Obviously, security is a very big concern for organizations as they begin to implement a bring your own device (BYOD) strategy. Many IT managers fear a loss of company or client data, unauthorized access to the network, and malware infections. They may also lack the resources needed to properly address these security concerns. We’re here to share some tips and strategies to ensure your data remains secure as you implement a BYOD policy.
When implementing a BYOD policy, what every organization wants is to make sure their environment remains secure, while granting end-users, contractors, and guests the flexibility to have the correct services and levels of access on their chosen devices. How can you manage and control a fragmented device landscape and still allow BYOD to happen in your organization?
This is where a mobile device management solution comes in. MDM is really the window into your whole mobile environment. From that, you can see all the particulars and audit information about every device in your organization. You can also track every device geographically and see where it is. In addition, you have options such as selective wipe, so that if an employee loses their device, you can wipe all the corporate data from that device through the MDM tool. The employee’s personal information remains intact if they’re able to recover the device, but no one will see the corporate data because it’s been remotely removed from the device. A mobile device management tool is one of the keys to keeping devices secure.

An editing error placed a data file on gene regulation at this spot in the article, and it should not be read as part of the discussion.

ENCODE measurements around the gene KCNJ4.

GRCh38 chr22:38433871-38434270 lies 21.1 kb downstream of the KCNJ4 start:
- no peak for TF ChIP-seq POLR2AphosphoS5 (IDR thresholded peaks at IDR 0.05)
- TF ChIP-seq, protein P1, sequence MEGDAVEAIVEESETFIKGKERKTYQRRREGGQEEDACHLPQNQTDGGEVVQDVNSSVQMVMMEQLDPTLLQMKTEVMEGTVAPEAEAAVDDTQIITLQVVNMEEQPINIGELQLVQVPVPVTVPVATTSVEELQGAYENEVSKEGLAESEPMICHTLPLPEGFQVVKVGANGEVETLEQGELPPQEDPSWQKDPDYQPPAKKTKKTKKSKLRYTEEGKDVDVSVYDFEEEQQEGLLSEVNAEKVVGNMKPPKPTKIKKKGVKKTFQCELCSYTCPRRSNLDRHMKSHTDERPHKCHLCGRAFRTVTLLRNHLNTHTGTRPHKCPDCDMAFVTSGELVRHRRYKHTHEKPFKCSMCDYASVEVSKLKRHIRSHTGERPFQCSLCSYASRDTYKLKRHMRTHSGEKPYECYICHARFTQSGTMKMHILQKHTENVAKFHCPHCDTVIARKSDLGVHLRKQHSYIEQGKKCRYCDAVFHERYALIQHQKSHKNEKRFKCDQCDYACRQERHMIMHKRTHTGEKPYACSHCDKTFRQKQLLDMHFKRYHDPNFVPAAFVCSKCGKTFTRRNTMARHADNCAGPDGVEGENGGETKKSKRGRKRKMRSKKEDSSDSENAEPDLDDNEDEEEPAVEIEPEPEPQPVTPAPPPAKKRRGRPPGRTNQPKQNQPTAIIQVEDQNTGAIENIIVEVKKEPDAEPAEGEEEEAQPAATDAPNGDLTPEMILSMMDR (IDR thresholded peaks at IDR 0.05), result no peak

But not only do you need to secure these devices, you also have to keep corporate-enabled applications and services secure. You need to plot out where all the information is, where it’s going, and how to containerize it so it doesn’t leave the device. And you’ll need to make sure all communication between your organization’s home servers and the device is encrypted. Many vendors that offer third-party mobile device management solutions are now extending their capabilities to manage applications as well because they recognize that securing the device is the first pain point in a BYOD strategy, but securing applications is quickly becoming the next pain point.
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